The full description is in the attached file.
This project involves (i) the creation of a database, probably in Microsoft Access 2010, and (ii) the collection of information from websites of organisations to go into that database so as to (iii) analyse the structure and function of twenty scientific societies in the UK. I am interested in benchmarking the way those societies are organised and work, so that they can be more effective by coordinating their efforts and sharing good practice.
This is a straightforward job which initially should take no more than 50 hours. Subsequently, there may be opportunities to further expand the functionality of the database, and increase the information within it through additional hours of work. This project requires common sense and analytical skills as well as the ability to create a well-designed and functional Access database. It should be a simple and straightforward database without any fancy user interface forms and without much complex code. I am open to suggestions of alternative online databases, some of which are cheap or free, but I have moderate expertise in Access already.
My interest is in 20 learned societies in the UK working in the field of biomedical research. All of these organisations belong to the Society of Biology and I will provide a selection from the list at this website [url removed, login to view]
I work for one of those organisations, and am interested in having a better overview of how the sector is organised. Most of this information is qualitative, and will require careful analytical thought to try to turn it into systematic information. These organisations are constantly changing the way they operate, such as their committee structures, and I wish to be able to track these developments over time. Most of the information will come from their websites, including importantly their annual reports. Not all of them display their annual reports on their websites, but these can be gained from the Charity Commission. The most recent annual reports available are usually 2009.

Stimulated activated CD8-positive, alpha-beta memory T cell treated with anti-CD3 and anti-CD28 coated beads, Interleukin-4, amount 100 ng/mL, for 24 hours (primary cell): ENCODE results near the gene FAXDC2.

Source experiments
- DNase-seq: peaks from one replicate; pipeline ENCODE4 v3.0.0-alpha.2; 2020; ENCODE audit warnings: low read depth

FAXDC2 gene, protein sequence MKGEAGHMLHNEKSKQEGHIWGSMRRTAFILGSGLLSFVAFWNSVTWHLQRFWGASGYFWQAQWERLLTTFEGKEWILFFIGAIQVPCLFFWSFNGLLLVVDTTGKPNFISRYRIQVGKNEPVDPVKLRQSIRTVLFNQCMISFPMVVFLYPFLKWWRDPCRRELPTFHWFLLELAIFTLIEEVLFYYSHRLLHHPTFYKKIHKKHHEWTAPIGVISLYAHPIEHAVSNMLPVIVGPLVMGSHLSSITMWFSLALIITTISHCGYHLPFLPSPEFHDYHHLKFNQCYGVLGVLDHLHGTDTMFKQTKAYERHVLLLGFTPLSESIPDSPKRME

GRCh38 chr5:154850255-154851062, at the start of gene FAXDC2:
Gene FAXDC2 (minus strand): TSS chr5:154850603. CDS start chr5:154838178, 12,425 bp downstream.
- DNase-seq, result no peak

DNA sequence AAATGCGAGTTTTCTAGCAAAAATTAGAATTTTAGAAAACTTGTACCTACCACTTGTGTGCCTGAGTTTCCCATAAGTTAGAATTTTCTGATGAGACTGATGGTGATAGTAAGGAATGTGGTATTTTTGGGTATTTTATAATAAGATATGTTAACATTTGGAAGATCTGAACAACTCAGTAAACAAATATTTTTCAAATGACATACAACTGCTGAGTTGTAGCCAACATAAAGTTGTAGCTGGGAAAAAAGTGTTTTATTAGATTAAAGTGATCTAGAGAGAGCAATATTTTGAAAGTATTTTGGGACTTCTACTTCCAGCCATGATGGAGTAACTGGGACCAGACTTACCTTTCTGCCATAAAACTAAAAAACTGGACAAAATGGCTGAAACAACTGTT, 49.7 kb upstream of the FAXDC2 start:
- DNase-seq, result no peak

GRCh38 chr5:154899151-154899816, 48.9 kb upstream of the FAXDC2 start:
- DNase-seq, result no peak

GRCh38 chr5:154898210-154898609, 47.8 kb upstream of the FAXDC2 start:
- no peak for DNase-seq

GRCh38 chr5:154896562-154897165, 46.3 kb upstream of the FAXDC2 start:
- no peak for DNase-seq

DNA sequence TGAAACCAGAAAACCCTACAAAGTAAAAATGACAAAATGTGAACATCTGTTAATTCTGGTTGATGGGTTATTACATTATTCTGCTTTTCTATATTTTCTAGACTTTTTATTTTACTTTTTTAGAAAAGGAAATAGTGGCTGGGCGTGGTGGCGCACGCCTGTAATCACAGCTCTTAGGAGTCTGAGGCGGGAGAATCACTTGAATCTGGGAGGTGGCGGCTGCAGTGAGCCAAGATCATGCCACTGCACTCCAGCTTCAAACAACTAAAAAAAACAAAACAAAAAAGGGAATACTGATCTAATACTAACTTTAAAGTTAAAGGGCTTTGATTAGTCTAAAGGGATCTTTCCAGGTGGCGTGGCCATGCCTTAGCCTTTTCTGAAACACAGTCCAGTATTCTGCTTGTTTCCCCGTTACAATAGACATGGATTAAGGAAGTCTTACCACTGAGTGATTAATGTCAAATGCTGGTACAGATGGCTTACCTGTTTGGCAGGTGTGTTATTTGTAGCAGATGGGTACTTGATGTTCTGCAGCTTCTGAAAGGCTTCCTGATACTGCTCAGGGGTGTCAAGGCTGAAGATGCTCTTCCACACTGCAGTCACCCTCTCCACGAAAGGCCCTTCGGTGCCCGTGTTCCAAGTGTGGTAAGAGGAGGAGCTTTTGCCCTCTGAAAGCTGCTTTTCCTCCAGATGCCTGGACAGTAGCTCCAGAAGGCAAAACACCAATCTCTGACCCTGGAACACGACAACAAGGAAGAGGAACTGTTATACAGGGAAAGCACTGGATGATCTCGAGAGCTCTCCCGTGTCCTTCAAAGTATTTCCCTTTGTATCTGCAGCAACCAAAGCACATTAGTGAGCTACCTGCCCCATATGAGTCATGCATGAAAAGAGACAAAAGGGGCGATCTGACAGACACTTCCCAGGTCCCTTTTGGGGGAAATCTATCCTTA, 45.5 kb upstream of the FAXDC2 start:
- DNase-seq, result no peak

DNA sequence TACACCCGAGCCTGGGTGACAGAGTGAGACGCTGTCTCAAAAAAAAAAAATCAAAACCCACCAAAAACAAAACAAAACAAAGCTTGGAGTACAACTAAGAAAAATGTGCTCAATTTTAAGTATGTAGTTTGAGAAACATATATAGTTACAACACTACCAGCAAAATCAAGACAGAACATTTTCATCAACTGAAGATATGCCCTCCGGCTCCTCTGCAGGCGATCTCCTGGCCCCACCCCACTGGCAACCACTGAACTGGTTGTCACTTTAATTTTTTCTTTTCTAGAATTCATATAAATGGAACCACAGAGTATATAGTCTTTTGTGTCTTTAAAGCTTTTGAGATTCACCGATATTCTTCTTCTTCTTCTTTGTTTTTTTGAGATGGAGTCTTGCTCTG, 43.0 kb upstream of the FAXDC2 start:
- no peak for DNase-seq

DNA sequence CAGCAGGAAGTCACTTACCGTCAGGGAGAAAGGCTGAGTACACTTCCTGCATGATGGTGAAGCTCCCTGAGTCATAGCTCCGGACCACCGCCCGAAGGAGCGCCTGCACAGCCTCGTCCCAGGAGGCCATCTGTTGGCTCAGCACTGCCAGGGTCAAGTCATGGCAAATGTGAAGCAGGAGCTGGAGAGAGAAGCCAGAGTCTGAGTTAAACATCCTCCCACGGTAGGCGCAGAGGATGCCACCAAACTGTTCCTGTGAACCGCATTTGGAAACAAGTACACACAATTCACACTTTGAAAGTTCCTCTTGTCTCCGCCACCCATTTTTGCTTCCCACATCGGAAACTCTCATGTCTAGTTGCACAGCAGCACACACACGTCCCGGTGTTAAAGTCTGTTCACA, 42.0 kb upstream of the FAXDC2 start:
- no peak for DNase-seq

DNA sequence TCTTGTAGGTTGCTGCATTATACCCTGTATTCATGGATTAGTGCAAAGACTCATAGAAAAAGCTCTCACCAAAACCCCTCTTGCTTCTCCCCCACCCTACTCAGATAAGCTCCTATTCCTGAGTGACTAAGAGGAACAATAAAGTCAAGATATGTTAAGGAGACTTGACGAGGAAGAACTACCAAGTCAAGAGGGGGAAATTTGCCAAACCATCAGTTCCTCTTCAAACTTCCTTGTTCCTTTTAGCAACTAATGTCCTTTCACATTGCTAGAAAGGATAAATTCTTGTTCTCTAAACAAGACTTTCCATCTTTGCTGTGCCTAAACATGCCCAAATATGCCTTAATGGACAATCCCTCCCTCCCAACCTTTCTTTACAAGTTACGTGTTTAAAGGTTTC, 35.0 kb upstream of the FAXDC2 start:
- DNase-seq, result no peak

The type of information I wish to collect would include the following: annual turnover going back three years, whether the society runs journals, income and expenditure from journals, number of main meetings per year (typically one or two) with attendance numbers for those meetings, how the main areas of work are described (usually there is a mixture of journals, meetings, education, member services and external relations or public affairs), the names of the committees going back three years, an analysis of what information is available on their website including number of video clips and number of podcasts, the names of their Council members for the last three years, numbers of staff, liaison with external organizations, forthcoming plans, number of press releases issued each year for the last three years, number and descriptions of reports and publications available, main web address, subsidiary websites, hyperlink to Charity Commission webpage, any significant operational or structural changes such as moving office or new Chief Executive, number of staff, pay bracket for top earner, number of members, cost of membership in different categories, names of staff and organisational structure/chart, etc.
I would like, for example, to be able to compare the names of the committees of five largest (in terms of income) learned societies. Or I might want to be able to see income and expenditure on journals for any society which has them. Information should not be altered to fit the database. Rather, the database should allow for notes and comments to explain discrepancies (such as different financial years).
The database is only intended to hold information which is already in the public domain, and therefore there are no issues about confidentiality